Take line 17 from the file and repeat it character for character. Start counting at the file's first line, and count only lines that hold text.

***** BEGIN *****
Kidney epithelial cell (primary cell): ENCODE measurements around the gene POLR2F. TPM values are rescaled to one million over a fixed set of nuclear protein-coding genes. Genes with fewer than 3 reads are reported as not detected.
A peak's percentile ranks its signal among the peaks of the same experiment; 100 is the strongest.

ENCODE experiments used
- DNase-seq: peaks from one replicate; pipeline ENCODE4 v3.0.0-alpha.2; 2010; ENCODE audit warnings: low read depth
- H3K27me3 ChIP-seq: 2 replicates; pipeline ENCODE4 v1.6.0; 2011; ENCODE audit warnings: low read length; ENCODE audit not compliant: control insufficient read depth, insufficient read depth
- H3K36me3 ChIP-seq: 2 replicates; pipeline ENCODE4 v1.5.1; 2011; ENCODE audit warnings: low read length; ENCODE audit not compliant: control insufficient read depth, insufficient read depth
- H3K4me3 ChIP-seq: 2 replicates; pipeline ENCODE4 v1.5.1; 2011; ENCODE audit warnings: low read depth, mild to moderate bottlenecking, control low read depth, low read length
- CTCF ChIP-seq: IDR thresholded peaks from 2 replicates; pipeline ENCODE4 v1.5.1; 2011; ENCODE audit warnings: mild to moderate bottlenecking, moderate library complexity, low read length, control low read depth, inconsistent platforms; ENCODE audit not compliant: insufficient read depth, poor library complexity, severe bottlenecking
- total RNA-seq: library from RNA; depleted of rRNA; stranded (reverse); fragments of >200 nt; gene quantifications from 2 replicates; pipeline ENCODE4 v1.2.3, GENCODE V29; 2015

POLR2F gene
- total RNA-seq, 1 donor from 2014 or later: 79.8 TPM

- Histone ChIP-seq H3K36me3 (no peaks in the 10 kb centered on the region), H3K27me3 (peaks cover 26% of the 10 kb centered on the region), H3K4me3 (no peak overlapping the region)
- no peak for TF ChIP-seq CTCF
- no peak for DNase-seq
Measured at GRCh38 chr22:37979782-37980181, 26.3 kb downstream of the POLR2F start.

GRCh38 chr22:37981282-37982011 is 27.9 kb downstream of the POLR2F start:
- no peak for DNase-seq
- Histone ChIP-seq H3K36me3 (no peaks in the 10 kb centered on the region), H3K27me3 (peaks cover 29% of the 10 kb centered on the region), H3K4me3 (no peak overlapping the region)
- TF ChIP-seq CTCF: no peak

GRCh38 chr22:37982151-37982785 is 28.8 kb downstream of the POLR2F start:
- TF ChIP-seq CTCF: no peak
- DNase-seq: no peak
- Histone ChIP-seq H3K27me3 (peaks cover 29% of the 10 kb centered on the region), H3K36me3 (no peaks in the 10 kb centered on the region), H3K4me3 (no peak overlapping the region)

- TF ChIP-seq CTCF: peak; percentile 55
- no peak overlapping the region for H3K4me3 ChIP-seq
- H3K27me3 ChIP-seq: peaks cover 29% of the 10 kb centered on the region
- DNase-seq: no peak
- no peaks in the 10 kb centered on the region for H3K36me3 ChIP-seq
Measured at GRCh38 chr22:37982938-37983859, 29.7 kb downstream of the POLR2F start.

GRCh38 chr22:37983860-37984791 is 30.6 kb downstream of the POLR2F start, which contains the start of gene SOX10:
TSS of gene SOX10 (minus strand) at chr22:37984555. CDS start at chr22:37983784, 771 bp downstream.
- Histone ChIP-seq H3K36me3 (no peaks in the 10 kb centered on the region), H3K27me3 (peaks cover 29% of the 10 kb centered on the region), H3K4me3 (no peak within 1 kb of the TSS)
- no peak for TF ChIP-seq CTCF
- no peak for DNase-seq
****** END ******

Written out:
- no peak for DNase-seq